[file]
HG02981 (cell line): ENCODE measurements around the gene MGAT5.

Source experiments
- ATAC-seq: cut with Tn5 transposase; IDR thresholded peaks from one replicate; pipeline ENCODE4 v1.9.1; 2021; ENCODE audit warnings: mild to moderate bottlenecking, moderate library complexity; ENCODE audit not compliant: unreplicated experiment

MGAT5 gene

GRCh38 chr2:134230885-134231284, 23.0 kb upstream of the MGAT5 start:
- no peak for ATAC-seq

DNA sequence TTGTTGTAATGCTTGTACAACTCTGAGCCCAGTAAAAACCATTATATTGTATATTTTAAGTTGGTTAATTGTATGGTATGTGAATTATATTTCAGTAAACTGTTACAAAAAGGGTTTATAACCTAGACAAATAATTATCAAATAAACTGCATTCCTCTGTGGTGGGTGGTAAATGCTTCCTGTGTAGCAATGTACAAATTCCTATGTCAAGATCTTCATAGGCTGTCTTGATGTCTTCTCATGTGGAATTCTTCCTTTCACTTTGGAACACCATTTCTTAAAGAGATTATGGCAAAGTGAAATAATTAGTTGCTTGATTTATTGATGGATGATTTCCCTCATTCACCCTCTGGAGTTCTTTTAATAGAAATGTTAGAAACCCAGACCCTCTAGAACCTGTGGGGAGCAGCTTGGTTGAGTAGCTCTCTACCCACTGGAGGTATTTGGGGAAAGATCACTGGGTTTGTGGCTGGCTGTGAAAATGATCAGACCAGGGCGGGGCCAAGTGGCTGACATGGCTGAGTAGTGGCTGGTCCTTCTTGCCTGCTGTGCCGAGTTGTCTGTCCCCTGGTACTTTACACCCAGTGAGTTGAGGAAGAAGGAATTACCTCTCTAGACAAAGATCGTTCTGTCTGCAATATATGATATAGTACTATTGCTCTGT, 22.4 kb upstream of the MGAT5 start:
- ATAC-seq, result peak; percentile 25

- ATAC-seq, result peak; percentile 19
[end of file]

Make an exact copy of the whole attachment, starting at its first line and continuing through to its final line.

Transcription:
HG02981 (cell line): ENCODE measurements around the gene MGAT5.

Source experiments
- ATAC-seq: cut with Tn5 transposase; IDR thresholded peaks from one replicate; pipeline ENCODE4 v1.9.1; 2021; ENCODE audit warnings: mild to moderate bottlenecking, moderate library complexity; ENCODE audit not compliant: unreplicated experiment

MGAT5 gene

GRCh38 chr2:134230885-134231284, 23.0 kb upstream of the MGAT5 start:
- no peak for ATAC-seq

DNA sequence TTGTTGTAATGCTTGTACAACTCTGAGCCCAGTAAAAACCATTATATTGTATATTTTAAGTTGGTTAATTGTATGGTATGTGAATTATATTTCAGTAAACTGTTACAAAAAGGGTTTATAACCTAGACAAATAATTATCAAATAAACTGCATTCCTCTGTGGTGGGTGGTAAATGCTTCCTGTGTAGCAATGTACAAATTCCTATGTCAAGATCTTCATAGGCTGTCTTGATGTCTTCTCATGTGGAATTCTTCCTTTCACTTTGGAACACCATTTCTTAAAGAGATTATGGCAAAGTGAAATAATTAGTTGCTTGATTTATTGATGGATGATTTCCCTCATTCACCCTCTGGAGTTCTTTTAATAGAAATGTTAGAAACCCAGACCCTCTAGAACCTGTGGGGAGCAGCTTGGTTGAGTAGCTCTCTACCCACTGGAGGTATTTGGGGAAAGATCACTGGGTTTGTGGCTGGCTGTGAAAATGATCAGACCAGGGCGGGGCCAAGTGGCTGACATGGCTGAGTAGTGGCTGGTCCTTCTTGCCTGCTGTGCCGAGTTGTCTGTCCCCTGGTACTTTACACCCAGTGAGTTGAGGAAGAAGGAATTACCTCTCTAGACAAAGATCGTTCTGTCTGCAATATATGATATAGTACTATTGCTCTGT, 22.4 kb upstream of the MGAT5 start:
- ATAC-seq, result peak; percentile 25

- ATAC-seq, result peak; percentile 19